Are the Latinos taking over from the Asians in the 'innovative horror' stakes? They have certainly surpassed them in the looks department, as the recent spat - The Devil's Backbone, Pan's Labyrinth and now The Orphanage - are arguably the most beautiful-looking horror movies ever made. A ghost story for adults, The Orphanage centres on Laura (Rueda) who buys the orphanage she grew up in and moves her husband and adopted son Simon (Princep) in, with aims to reopen its doors for disabled children. However, Simon begins to communicate with an invisible friend, a boy who may or may not be the ghost of Tomas, a boy who lived at the orphanage with Laura when she was a child. Soon Simon (or is Tomas?) starts to act differently and when he goes missing and is presumed dead, Laura employs first the police and then a medium to get to the bottom of it. A slowest of slow burners, The Orphanage, like M. Night Shyamalan's movies, seems to be an exercise in mood - mixing horror and mystery to good effect (55 for mood, by the way). Bayona and his writer Sergio G. Sanchez delight in taking us down to the end of a road, freaking us out a little bit there, before taking us in another direction entirely. Trying to figure out where the movie is going and how it will end up is like trying to put together a jigsaw puzzle without glancing at the picture on the box. Bayona remains patient throughout, secure in the knowledge that the payoff will reward the audience's tolerance of the fluctuating plot. Is the payoff worth it all? Not in this reviewer's opinion: but it was fun (and spooky) getting there, and sometimes that's all you need.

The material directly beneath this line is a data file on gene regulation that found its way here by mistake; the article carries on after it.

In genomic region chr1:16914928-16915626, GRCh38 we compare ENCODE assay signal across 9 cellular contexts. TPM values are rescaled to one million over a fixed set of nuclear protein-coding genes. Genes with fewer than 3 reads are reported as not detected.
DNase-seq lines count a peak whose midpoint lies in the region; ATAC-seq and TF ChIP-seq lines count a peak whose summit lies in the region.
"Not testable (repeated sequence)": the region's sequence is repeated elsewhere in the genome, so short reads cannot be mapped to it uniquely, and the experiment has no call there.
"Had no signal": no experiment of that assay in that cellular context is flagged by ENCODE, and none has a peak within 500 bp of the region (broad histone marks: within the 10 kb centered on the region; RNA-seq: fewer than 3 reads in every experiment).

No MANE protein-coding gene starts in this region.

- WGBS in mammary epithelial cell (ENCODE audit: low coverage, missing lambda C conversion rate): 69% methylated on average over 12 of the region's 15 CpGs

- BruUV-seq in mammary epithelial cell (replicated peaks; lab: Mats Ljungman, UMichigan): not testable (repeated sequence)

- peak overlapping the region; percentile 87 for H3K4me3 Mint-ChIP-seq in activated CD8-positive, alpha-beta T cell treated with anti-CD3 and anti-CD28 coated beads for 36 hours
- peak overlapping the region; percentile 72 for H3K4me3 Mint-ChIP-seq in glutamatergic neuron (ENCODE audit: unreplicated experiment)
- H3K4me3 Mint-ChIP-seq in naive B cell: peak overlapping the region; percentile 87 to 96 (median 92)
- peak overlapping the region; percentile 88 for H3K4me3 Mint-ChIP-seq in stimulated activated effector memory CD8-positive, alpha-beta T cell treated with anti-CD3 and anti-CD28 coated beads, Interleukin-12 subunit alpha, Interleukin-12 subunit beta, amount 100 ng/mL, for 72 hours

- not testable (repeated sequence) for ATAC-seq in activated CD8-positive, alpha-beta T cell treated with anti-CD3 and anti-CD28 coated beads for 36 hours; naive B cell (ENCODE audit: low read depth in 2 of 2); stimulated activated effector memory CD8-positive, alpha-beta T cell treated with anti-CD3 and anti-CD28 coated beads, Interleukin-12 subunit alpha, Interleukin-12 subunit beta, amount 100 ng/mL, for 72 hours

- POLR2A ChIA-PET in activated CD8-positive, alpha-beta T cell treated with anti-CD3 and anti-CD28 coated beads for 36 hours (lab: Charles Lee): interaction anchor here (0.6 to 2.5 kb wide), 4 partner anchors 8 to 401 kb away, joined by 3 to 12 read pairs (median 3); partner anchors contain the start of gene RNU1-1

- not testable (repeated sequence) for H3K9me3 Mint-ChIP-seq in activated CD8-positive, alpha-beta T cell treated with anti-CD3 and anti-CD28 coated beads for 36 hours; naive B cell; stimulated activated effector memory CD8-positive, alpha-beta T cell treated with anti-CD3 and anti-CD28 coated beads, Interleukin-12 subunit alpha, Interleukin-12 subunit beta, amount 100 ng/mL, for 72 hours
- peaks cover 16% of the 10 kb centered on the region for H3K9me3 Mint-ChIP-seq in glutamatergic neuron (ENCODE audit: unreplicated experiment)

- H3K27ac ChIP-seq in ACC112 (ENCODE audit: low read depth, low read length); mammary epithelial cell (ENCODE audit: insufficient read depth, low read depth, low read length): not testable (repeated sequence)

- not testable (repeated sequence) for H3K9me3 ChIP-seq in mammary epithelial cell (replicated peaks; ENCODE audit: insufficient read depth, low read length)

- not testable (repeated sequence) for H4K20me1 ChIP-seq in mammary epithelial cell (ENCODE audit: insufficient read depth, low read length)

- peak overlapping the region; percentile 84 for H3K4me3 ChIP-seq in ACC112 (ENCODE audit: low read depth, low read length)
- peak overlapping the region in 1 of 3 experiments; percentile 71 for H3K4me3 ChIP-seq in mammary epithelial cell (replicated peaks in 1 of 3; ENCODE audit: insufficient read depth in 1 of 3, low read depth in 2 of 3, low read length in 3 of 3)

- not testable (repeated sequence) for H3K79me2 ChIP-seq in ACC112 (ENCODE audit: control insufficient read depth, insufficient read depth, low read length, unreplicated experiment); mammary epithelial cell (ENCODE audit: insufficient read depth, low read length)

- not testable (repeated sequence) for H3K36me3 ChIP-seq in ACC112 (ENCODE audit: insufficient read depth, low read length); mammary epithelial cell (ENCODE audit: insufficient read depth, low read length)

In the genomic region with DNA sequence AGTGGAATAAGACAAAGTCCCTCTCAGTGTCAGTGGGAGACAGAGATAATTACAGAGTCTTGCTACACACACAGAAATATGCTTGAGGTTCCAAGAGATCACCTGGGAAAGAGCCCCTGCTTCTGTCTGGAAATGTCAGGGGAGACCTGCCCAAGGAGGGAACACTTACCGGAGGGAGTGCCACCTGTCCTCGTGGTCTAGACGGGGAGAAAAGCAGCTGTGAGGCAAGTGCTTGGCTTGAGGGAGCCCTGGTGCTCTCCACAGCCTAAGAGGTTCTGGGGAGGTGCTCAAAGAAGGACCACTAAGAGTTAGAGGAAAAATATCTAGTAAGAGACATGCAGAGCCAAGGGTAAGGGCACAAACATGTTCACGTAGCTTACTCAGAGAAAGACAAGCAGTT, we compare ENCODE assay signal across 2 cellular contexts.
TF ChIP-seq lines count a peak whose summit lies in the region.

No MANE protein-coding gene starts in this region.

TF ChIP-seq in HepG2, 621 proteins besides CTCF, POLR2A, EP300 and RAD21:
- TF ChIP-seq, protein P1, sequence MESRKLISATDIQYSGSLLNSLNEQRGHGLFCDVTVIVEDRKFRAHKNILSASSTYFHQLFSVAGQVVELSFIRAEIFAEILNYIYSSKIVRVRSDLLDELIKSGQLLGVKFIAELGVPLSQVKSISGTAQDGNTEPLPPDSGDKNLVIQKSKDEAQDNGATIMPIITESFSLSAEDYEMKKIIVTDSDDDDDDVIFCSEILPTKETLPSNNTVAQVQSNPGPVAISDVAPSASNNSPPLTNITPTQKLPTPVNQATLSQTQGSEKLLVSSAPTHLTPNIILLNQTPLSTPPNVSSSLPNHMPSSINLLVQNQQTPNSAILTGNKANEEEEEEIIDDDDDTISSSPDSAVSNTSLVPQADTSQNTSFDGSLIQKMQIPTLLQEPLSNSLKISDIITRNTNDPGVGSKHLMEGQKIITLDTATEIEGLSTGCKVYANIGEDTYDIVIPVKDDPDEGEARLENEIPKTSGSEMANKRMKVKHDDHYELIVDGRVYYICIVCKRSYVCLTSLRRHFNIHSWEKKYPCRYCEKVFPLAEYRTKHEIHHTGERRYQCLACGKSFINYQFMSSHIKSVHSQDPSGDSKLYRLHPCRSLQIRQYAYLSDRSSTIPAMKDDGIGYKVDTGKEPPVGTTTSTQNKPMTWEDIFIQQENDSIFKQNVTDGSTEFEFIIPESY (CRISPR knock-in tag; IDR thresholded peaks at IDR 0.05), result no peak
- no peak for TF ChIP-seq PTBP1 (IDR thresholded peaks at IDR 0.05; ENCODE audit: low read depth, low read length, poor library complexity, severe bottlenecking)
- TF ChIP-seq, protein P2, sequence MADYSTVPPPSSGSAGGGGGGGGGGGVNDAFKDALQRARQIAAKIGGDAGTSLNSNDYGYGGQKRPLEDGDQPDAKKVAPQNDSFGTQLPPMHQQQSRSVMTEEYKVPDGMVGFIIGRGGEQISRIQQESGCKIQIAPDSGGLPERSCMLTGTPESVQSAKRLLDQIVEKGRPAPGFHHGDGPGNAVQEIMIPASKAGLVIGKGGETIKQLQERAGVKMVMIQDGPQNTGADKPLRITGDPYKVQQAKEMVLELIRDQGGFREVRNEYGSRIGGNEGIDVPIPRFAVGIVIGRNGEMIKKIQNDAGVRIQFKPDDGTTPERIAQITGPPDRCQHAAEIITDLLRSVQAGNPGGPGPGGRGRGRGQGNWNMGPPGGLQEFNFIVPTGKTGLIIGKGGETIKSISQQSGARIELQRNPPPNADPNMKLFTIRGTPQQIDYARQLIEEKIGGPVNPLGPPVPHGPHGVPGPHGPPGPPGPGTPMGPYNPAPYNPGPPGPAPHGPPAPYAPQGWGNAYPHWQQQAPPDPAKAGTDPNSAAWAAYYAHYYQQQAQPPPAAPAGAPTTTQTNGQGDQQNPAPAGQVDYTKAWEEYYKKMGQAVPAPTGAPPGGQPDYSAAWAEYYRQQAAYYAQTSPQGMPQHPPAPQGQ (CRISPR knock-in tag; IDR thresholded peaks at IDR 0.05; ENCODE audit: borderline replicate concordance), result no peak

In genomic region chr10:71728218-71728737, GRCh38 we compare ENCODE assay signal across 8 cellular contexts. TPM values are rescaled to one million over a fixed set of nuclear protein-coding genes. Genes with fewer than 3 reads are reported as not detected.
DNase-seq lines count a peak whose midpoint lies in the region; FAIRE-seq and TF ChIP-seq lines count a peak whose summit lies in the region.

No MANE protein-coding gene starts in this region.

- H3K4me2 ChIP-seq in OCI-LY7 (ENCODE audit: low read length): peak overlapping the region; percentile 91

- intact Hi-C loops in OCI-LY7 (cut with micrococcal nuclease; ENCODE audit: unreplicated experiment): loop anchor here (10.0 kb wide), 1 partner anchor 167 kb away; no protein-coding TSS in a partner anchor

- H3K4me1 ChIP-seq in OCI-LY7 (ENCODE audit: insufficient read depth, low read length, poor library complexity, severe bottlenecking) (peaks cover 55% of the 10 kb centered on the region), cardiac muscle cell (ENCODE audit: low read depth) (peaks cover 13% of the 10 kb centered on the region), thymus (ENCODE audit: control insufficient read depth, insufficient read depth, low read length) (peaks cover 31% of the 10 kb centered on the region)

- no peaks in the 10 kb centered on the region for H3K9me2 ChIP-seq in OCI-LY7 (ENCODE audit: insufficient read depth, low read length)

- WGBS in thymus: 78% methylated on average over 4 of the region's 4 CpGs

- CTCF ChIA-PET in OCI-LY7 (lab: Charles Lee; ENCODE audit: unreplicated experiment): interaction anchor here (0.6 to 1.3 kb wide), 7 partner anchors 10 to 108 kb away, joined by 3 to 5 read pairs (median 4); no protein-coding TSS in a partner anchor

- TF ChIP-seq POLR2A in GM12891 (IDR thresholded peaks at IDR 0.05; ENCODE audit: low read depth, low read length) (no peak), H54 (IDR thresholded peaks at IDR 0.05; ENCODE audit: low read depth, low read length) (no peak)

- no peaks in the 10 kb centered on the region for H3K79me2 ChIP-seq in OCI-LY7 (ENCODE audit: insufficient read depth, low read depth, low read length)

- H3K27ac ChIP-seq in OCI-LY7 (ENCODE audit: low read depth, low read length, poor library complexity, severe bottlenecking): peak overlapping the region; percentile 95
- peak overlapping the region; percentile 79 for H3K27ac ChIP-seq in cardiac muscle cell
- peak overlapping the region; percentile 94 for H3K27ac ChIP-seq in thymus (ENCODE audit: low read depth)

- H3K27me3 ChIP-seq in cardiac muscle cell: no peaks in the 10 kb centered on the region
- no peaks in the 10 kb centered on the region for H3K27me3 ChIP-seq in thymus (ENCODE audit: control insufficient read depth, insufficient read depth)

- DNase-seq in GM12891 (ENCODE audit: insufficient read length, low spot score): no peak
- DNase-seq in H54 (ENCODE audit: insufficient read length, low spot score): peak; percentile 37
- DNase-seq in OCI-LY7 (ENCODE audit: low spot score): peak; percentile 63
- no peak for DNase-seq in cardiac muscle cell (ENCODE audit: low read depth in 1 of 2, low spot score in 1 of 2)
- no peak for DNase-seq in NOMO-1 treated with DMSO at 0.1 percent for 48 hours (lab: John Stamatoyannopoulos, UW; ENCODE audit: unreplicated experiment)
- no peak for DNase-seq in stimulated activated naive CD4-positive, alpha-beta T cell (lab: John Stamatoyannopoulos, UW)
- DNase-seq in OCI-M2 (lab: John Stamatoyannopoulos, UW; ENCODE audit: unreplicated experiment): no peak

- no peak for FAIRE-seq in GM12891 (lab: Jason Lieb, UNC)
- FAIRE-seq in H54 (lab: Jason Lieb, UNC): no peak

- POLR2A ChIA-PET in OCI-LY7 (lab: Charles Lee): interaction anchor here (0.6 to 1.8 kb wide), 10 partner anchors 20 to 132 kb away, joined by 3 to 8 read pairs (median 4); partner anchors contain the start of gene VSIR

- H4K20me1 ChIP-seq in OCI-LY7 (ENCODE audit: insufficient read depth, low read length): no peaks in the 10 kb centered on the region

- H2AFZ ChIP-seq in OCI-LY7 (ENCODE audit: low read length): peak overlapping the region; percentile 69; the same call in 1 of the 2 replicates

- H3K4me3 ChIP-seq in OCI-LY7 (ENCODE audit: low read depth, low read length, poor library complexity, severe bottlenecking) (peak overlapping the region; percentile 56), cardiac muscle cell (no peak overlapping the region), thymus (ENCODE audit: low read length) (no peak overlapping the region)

Watch: The Orphanage
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